Ebbs and Flows
Expat Jack on Georgia football:
Here’s the 4th installment of EXPAT JACK (unedited)…
On Ebbs and Flows, momentum shifts, short-yardage and Zeno’s dichotomy paradox:
When concerns emerged after the Vandy game about a failure to convert on a couple of high-probability third and short plays, and a noticeable second half lull in offensive flow, a prickly Kirby Smart warned us not to read too much into one game. Smart left us chewing the cud on a seemingly inexplicable conundrum: the Dawgs have, unequivocally, the biggest and most talented offensive line in the country, the best game manager in college football, and an unrivaled stable of four capable running backs. Yet, they still can’t find a way to get one measly yard of offense when they need it the most?
There had to be a solution out there. And, after a fairly long back and forth argument with myself, a eureka moment struck. I hypothesized that the gods were using the Dawgs to demonstrate some kind of cosmological proof of Zeno’s dichotomy paradox. And so it is true: motion is just an illusion! I needed more proof, but I would have to wait, because it seems that also the gods don’t watch the second half of the cupcake games either.
Alas, the same concerns about, short yardage, and a sudden disruption of momentum, came full circle midway through the fourth quarter of the Notre Dame game. This time, a contrite, post game Kirby Smart offered some rare self-criticism that may offer us a key to understanding a problem that has haunted this Georgia team in big games for the last two seasons. Fortunately, we won’t need to look to the gods, or even Zeno, for answers (but maybe Zeus!).
The Dawgs offense started out slowly against the Fighting Irish, but that really didn’t concern Coach Smart. The Dawgs were playing their big, physical, fundamentals brand of football that is designed to soften up defenses for a four quarter game. In the post game presser Kirby Smart suggested, “that’s what we want to be. We want to be a dominant team in the fourth quarter. We want to break people’s will, take over the line of scrimmage, which at the end of the day—if you look at the rushing yards—we won the line of scrimmage…That’s what this team is built on, but we’ve got to be able to do other things.”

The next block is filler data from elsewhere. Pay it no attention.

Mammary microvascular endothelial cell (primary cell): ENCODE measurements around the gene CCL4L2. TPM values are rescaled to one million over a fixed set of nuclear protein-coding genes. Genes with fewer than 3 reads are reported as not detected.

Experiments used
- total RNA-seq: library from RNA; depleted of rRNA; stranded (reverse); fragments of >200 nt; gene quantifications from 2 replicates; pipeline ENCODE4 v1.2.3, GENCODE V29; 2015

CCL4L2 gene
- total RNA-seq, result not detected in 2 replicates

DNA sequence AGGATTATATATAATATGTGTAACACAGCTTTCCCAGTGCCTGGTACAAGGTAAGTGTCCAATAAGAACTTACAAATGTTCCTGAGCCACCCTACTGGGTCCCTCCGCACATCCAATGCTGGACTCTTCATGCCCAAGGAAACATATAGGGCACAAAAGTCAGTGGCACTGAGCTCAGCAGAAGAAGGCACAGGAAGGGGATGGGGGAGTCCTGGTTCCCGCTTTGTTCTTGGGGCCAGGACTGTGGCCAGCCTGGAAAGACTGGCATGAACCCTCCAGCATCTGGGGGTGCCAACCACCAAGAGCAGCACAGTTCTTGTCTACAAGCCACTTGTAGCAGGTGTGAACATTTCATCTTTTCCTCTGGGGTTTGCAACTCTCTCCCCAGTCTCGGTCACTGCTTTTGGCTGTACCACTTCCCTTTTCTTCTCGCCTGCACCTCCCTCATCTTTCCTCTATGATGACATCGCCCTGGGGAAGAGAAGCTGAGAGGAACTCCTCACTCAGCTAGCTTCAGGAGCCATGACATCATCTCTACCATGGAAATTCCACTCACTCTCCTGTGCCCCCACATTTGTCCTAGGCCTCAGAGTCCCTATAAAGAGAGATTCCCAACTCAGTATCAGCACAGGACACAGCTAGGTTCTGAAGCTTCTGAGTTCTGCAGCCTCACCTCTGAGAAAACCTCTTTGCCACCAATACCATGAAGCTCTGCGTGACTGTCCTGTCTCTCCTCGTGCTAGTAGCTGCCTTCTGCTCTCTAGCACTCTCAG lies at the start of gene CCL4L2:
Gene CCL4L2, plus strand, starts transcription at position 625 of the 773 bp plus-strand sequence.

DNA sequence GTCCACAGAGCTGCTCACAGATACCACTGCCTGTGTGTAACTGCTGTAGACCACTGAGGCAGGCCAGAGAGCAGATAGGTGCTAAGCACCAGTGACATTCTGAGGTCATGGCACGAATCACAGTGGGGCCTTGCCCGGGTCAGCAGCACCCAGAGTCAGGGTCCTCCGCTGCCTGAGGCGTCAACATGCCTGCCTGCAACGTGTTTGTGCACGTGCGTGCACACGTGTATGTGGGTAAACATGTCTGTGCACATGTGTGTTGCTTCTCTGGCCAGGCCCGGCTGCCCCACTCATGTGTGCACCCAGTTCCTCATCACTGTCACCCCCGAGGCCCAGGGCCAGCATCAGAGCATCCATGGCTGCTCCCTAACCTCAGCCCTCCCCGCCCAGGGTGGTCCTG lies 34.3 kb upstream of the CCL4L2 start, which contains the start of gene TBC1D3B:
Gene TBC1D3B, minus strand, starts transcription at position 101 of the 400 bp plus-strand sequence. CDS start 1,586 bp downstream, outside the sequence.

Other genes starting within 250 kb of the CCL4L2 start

Concerned about a long term correlation between turnover margin and Notre Dame victories, Georgia prioritized the protection of the football, and went with a punishing conservative style of play to begin the game. Enjoying some success with RPO’s and opportune passes into really tight windows, the Dawgs mustered a colossal 8 minute touchdown drive, but those tiny windows soon closed, and Notre Dame continued to execute its fanatically aggressive high risk/ high reward plan to stop the run, showing excellent team speed, and elite tackling. Post game Jake Fromm explained a little bit about what it looked like at the close of the first half, “their guys were getting into the box in different kind of ways, we wanted to figure out exactly what they were doing, and kind of exploit them more…their guys were doing a really good job of disguising what they were doing…”
As confusing as it might have looked in real time, Kirby Smart suggested that their strategy of quickly slanting and angling into gaps in the box, in an attempt to take advantage of Georgia’s size, eventually takes an enormous toll on the defense, “Well, that affects them, because when you move [like that], you get washed. So, slanting and angling is like rolling the dice a little bit…it usually works early, and usually wears out later, and that’s kind of what took effect”. Yet, the Dawgs were unable make the Irish pay for their aggressiveness, and the Irish took the 10 – 7 reward into the locker room at the end of the first half.